Cross over fighting games are a plentiful commodity these days. Capcom started the ball rolling with titles that pitted their Street Fighter brawlers against Marvel superheroes and in more recent times Nintendo mascots have pummelled each other in Smash Bros. Not to be outdone, the Vita has recently jumped onto the bandwagon with Dengeki Bunko: Fighting Climax – a one on one beat-em-up developed by Ecole Software and French Bread (I had no idea that baguettes were proficient at coding games.) Fighting Climax’s roster of warriors feature characters that appear in ASCII Media Works’ library of light novels. From my grammatically challenged reviews you may have ascertained that I am an illiterate dolt, who doesn’t read, but I was still looking forward to this title as I recognise many of the characters from the books’ anime adaptations.
Fighting games aren’t known for their stellar storylines and Dengeki Bunko is no exception to that rule. The solo arcade mode has players squaring off against a sinister entity named Zetsumu at the behest of Denshin, a pink haired girl who has a Dreamcast controller plastered to her forehead. To save the day players will need to vanquish a total of nine fighters, plucked from the Dengeki Bunko universe, who have been brainwashed into doing Zetsumu’s nefarious bidding. Much more interesting was the Dream Duel mode, which pits you against a series of six challengers. Prior to each bout the competitors partake in humorous banter, which is sure to amuse fans of the novels in question. If you have ever longed to see Taiga (Toradora) bicker with Shana (Shakugan no Shana) or Kirito (SAO) wax lyrical with Mikoto (Scientific Railgun) this is the game for you.
Combat is the usual fare you would find in something like Street Fighter, only that instead of featuring muscly men the battles are fought between effeminate chaps wielding swords and underage schoolgirls. Victory is achieved by smacking your opponent, with an array of standard attacks and special moves, until their life bar is depleted. Square, triangle and circle perform weak, medium and fierce strikes respectively whilst x allows you to momentarily summon a support character into the fray. The selection of non-playable allies you can call upon is impressive, but I was a little disappointed to discover that only a dozen fighters are controllable. Titles like Mortal Kombat have spoiled me into expecting a bigger roster (even if they cheat a bit by recoloring the same ninja and calling him a new character.)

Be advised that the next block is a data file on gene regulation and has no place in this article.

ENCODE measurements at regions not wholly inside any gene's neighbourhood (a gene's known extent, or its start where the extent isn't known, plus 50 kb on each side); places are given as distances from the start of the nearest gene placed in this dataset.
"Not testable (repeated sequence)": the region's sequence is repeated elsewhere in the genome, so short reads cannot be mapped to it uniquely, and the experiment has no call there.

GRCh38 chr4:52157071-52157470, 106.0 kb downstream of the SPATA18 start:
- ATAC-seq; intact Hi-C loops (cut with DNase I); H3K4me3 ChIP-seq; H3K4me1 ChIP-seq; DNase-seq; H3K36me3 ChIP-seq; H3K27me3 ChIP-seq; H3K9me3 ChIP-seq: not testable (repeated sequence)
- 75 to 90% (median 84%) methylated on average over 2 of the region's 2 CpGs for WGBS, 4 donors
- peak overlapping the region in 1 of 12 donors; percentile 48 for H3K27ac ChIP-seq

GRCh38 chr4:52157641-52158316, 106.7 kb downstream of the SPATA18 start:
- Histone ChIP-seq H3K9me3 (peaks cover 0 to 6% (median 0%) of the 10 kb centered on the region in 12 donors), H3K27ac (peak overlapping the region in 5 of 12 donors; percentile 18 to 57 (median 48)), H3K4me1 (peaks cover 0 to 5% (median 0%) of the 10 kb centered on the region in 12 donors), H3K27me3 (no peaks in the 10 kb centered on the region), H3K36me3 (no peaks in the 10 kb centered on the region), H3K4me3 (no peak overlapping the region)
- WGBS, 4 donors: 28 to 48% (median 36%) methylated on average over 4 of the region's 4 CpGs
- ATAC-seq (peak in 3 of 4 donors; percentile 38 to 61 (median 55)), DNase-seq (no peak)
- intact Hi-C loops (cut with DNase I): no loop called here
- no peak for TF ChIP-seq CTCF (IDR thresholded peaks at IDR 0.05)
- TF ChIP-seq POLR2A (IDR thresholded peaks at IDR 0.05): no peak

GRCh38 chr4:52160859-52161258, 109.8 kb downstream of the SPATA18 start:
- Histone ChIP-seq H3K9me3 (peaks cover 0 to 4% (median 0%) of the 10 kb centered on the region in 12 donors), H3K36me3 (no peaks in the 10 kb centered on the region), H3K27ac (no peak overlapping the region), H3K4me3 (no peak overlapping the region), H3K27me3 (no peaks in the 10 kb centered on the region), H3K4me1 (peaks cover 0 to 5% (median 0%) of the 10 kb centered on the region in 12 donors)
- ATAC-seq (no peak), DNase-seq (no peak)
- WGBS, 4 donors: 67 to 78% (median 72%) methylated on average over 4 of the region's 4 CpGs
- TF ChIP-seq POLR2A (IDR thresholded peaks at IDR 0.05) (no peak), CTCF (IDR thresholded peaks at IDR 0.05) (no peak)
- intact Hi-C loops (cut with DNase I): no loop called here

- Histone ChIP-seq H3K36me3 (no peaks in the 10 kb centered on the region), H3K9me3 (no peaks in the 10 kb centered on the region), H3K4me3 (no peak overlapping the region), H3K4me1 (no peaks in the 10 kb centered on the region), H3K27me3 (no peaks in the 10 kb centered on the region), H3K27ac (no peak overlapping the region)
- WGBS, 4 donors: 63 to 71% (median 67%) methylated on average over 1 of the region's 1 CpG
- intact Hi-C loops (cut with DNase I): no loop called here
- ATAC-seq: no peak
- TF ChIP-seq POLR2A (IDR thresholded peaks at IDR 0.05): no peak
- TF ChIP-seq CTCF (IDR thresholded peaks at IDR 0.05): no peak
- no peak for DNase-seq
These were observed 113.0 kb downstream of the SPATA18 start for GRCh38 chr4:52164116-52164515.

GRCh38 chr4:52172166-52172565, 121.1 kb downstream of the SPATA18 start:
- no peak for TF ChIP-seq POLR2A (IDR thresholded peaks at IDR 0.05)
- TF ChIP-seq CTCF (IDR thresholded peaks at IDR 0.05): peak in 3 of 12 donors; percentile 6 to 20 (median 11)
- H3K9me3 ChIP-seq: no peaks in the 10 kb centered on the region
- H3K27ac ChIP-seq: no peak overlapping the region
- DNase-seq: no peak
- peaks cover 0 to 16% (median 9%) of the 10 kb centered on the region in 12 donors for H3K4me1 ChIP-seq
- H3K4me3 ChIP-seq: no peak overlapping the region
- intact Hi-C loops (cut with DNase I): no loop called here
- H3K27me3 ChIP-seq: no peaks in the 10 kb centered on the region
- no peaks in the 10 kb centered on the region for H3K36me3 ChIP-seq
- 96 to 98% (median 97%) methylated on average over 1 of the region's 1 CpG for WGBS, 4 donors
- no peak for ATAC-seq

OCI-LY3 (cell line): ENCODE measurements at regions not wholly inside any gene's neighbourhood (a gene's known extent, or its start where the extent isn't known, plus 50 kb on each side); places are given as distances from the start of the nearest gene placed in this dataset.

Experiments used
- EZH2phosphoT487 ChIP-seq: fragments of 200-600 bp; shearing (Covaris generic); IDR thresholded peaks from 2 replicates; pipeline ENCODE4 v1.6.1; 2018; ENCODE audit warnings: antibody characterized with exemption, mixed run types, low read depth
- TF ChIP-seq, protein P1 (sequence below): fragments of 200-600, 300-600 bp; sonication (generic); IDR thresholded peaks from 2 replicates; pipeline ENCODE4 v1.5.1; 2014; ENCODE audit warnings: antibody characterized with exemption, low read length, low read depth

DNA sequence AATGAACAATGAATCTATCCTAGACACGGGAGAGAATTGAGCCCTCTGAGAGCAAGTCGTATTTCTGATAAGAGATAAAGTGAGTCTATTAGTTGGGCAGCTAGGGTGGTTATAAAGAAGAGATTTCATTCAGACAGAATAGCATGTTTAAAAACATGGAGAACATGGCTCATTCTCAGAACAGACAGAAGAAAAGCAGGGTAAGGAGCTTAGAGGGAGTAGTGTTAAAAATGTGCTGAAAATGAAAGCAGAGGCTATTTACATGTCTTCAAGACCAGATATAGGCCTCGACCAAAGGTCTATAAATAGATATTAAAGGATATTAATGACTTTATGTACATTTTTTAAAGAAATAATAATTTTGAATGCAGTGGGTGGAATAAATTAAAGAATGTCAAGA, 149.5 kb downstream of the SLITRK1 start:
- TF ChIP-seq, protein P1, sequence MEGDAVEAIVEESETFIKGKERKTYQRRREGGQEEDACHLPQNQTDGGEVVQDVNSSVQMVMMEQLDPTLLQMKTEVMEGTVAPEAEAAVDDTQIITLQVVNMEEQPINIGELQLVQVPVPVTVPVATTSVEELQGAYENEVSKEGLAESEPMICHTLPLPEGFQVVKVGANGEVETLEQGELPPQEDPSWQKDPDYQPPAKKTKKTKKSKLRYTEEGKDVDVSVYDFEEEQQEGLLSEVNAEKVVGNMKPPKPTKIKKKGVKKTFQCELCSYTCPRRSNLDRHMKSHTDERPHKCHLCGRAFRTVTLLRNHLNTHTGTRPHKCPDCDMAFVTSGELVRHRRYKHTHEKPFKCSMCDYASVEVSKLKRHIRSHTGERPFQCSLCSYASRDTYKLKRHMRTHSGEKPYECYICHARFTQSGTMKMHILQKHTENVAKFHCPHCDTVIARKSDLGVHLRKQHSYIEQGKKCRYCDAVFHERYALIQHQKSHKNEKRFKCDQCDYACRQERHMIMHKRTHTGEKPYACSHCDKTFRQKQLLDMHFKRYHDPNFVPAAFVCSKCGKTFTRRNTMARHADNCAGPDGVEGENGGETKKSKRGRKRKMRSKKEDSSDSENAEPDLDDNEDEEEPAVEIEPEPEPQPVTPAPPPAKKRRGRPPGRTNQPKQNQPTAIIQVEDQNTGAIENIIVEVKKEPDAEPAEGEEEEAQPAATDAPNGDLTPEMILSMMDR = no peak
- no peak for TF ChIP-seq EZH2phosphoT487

My rating for Dengeki Bunko: Fighting Climax is three stars. The combat system may not be robust enough to satisfy the hardcore Evo crowd, but casual players who like anime should have fun with it. Whacking the A.I controlled characters never gets old, which is a good thing given that there are plenty of unlockables and trophies to earn. For the purposes of this review I briefly dabbled with the multiplayer mode and am happy to report that I have no complaints. My online experience was a smooth lag free affair. Despite connecting at an unsociable hour (curse you insomnia) the match making servers did a good job of quickly hooking me up with an opponent of similar skill (i.e like myself he/she sucked.) The titanic duel that followed was all button bashing and no blocking – fighting game champion Yusuke Momochi would shake his head in disgust.
Graphically, Dengeki Bunko: Fighting Climax is a fine looking game. The animations are fluid, the colour palette is vibrant and I dug the backgrounds that feature some Sega locales (such as Sonic’s Green Hill Zone and a Valkyria Chronicles battlefield.) If you squint enough however you will spot that the sprites are suffering from jagged edges – perhaps the result of shrinking a PS3 title down to a handheld. That blip in visual fidelity is a black mark on an otherwise enjoyable game. Is it worth buying at full price? That depends on your fondness for the Dengeki Bunko brand of characters. An enhanced version, boasting more content and additional playable waifus, is due out in Japan soon. My suggestion would be to wait and see if that edition gets localized.
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